Say what you will about Liquid Sky, there’s no other movie like it. Shot largely in a nightclub that feels warmed to sweltering by big costumes and body heat and a crowded penthouse apartment with a killer view of the Empire State Building (and a UFO on the porch), it mashes up an annoyingly slack New Wave fashion show with a New York sci-fi story about aliens who crave heroin and/or human orgasms cooked up by frisky Russian immigrant writer, director and co-editor Slava Tsukerman.Continue reading
Having narrowly survived his harrowing brush with mainstream Hollywood filmmaking, Darren Aronofsky is back in bonkers tortured-artist mode with this allegorical freak-out about poetry, celebrity, and the act of creation. More impressive than the density of metaphors running through this plainly Biblical yarn is the ferocity of Aronofsky’s execution. No matter what happens, he keeps the camera close to Jennifer Lawrence; for the bulk of the film, any shot she doesn’t actually appear in is a point-of-view shot. So we experience events as she does — her property trespassed upon, her authority disrespected, she remaining in good-wife mode longer than is healthy. And Aronofsky directs the hell out of the film’s third act, which unfolds with a disorienting kind of dream logic that belies the fundamental absurdity of events on screen. I don’t find the central metaphor(s) so compelling in itself, but I think the film works on an emotional level as long as it’s fundamentally Lawrence’s story. She is the dreamer, and this borderline surrealist frenzy is her nightmare, and it’s spooky and scary and richly suggestive and I’m completely on board. But then the film establishes its continuity with the Aronofsky Cinematic Universe, which is kind of a bummer. Once the creator presents his revelation — God’s love for humankind, eternal recurrence, etc. — it becomes clear it’s not really her story. It’s Aronofsky’s story. It’s always been Aronofsky’s story. And I just can’t relate.
In which the most iconic female comic book superhero finally gets a feature film to call her own. Much of this is delightful — Gal Gadot’s performance is magnetic, and Patty Jenkins gives the film’s engrossing midsection an authentic screwball savor, presenting Gadot’s Diana as more frankly sexy than I had been led to expect and keeping sweet, blue-eyed Chris Pine in exactly the right place throughout. It’s a shame she’s saddled with a typical superhero screenplay that eventually brings the whole endeavor crashing down. The reversed gender roles give Jenkins a fighting chance at making some hoary tropes feel new again, and she slips into a confident groove for most of the film’s running time, culminating in the second act’s bracing, triumphant, Diana-led sortie into No Man’s Land. Like her hero, Jenkins is the man who can. But she can’t do much with the gloomy, CG-addled third act, which resembles a PlayStation cut scene staged inside a vat of Dr. Pepper and stomps all over what should be the film’s emotional payload. (It says a lot that the real problem with Wonder Woman is that it shares too much DNA with the rest of DC’s cinematic endeavors.) Still, Jenkins has her own enthusiasm and Gadot’s wild, wide-eyed idealism on her side throughout. Together, they go a long way.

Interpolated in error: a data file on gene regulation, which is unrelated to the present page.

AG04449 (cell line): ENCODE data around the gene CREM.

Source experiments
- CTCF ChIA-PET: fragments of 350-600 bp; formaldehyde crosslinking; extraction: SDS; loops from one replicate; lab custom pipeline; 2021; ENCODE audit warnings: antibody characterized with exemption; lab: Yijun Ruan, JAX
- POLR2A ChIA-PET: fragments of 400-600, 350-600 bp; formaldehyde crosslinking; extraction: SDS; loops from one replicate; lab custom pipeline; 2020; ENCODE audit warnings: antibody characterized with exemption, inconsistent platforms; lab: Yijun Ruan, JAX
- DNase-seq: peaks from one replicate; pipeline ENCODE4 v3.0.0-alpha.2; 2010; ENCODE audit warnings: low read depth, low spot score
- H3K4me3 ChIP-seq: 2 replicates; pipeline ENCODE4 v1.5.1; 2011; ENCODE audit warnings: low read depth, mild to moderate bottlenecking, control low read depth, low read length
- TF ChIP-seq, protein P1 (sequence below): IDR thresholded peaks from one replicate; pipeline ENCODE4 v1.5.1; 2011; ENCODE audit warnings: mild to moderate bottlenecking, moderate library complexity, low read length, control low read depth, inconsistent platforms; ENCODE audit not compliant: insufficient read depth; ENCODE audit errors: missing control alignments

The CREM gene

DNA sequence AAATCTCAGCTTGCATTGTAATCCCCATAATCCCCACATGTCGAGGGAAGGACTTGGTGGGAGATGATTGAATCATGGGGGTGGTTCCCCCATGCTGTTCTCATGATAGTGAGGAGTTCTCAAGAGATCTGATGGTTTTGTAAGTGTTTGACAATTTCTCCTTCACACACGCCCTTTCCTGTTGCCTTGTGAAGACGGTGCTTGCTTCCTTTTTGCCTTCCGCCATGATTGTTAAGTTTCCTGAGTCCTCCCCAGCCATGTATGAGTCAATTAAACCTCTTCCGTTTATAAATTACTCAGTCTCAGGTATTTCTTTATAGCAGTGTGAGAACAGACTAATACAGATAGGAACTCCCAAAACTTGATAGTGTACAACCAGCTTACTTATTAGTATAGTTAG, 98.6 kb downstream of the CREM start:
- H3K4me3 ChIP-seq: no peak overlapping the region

If you’re going to steal, they say, steal from the best. It almost works out for Life, which borrows the fundamentals of its premise from Alien–hostile, shape-changing lifeform let loose in the confines of a spacecraft grows larger and more powerful as it eats its way through the crew–and rides that pony for a good forty-five nerve-jangling minutes before running out of oxygen. Alien‘s setting was an interstellar mining vessel that doubled as a haunted mansion, with long hallways, high vaulted ceilings, and other shadowy spaces where the boogeyman could wait for his prey. Screenwriters Rhett Reese and Paul Wernick lose some of those gothic atmospherics by setting their story on board the International Space Station, since it imparts a more sterile, sci-fi feel. Moreover, in what’s arguably a more brazen case of cinematic larceny, director Daniel Espinosa, best-known for the 2012 thriller Safe House, swipes his anti-gravity stylistics from Alfonso Cuarón, opening the film with a single, very long, VFX-heavy take that sends the camera around in gentle swoops from character to floating character as the space station itself tumbles slowly around its axis. Continue reading